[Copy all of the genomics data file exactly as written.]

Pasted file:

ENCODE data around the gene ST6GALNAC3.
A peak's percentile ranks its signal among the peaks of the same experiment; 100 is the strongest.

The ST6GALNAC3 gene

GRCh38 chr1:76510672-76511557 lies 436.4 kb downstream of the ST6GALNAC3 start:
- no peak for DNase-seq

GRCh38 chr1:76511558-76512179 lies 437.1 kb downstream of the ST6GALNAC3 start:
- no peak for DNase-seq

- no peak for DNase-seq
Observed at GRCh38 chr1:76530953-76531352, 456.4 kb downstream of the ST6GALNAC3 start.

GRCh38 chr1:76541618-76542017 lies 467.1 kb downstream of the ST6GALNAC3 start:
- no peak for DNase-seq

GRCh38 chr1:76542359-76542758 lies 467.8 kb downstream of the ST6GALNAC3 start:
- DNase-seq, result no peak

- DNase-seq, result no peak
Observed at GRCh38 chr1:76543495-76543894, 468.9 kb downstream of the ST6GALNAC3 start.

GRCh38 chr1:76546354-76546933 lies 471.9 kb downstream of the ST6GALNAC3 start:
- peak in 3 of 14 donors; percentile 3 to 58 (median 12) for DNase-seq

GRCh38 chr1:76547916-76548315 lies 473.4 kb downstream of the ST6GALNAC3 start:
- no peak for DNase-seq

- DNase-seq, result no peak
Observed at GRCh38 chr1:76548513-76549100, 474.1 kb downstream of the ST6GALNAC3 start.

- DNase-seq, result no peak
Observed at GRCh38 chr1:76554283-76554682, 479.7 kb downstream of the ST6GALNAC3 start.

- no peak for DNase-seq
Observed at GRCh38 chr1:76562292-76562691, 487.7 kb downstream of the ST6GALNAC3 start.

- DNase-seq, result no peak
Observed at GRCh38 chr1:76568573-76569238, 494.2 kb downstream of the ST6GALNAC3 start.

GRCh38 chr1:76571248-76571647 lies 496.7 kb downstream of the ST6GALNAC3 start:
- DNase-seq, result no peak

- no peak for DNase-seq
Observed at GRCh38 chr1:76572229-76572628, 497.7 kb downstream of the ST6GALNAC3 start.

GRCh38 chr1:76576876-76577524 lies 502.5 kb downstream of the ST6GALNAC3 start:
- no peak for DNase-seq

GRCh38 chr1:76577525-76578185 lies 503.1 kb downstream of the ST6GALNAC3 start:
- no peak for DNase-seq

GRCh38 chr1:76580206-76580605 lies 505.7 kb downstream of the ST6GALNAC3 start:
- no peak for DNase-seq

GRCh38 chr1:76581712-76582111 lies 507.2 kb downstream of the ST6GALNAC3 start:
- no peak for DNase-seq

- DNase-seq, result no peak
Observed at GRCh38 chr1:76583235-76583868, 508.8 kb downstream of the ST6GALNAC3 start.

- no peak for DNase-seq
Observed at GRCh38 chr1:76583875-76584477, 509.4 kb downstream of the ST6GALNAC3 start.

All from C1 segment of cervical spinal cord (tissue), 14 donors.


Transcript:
ENCODE data around the gene ST6GALNAC3.
A peak's percentile ranks its signal among the peaks of the same experiment; 100 is the strongest.

The ST6GALNAC3 gene

GRCh38 chr1:76510672-76511557 lies 436.4 kb downstream of the ST6GALNAC3 start:
- no peak for DNase-seq

GRCh38 chr1:76511558-76512179 lies 437.1 kb downstream of the ST6GALNAC3 start:
- no peak for DNase-seq

- no peak for DNase-seq
Observed at GRCh38 chr1:76530953-76531352, 456.4 kb downstream of the ST6GALNAC3 start.

GRCh38 chr1:76541618-76542017 lies 467.1 kb downstream of the ST6GALNAC3 start:
- no peak for DNase-seq

GRCh38 chr1:76542359-76542758 lies 467.8 kb downstream of the ST6GALNAC3 start:
- DNase-seq, result no peak

- DNase-seq, result no peak
Observed at GRCh38 chr1:76543495-76543894, 468.9 kb downstream of the ST6GALNAC3 start.

GRCh38 chr1:76546354-76546933 lies 471.9 kb downstream of the ST6GALNAC3 start:
- peak in 3 of 14 donors; percentile 3 to 58 (median 12) for DNase-seq

GRCh38 chr1:76547916-76548315 lies 473.4 kb downstream of the ST6GALNAC3 start:
- no peak for DNase-seq

- DNase-seq, result no peak
Observed at GRCh38 chr1:76548513-76549100, 474.1 kb downstream of the ST6GALNAC3 start.

- DNase-seq, result no peak
Observed at GRCh38 chr1:76554283-76554682, 479.7 kb downstream of the ST6GALNAC3 start.

- no peak for DNase-seq
Observed at GRCh38 chr1:76562292-76562691, 487.7 kb downstream of the ST6GALNAC3 start.

- DNase-seq, result no peak
Observed at GRCh38 chr1:76568573-76569238, 494.2 kb downstream of the ST6GALNAC3 start.

GRCh38 chr1:76571248-76571647 lies 496.7 kb downstream of the ST6GALNAC3 start:
- DNase-seq, result no peak

- no peak for DNase-seq
Observed at GRCh38 chr1:76572229-76572628, 497.7 kb downstream of the ST6GALNAC3 start.

GRCh38 chr1:76576876-76577524 lies 502.5 kb downstream of the ST6GALNAC3 start:
- no peak for DNase-seq

GRCh38 chr1:76577525-76578185 lies 503.1 kb downstream of the ST6GALNAC3 start:
- no peak for DNase-seq

GRCh38 chr1:76580206-76580605 lies 505.7 kb downstream of the ST6GALNAC3 start:
- no peak for DNase-seq

GRCh38 chr1:76581712-76582111 lies 507.2 kb downstream of the ST6GALNAC3 start:
- no peak for DNase-seq

- DNase-seq, result no peak
Observed at GRCh38 chr1:76583235-76583868, 508.8 kb downstream of the ST6GALNAC3 start.

- no peak for DNase-seq
Observed at GRCh38 chr1:76583875-76584477, 509.4 kb downstream of the ST6GALNAC3 start.

All from C1 segment of cervical spinal cord (tissue), 14 donors.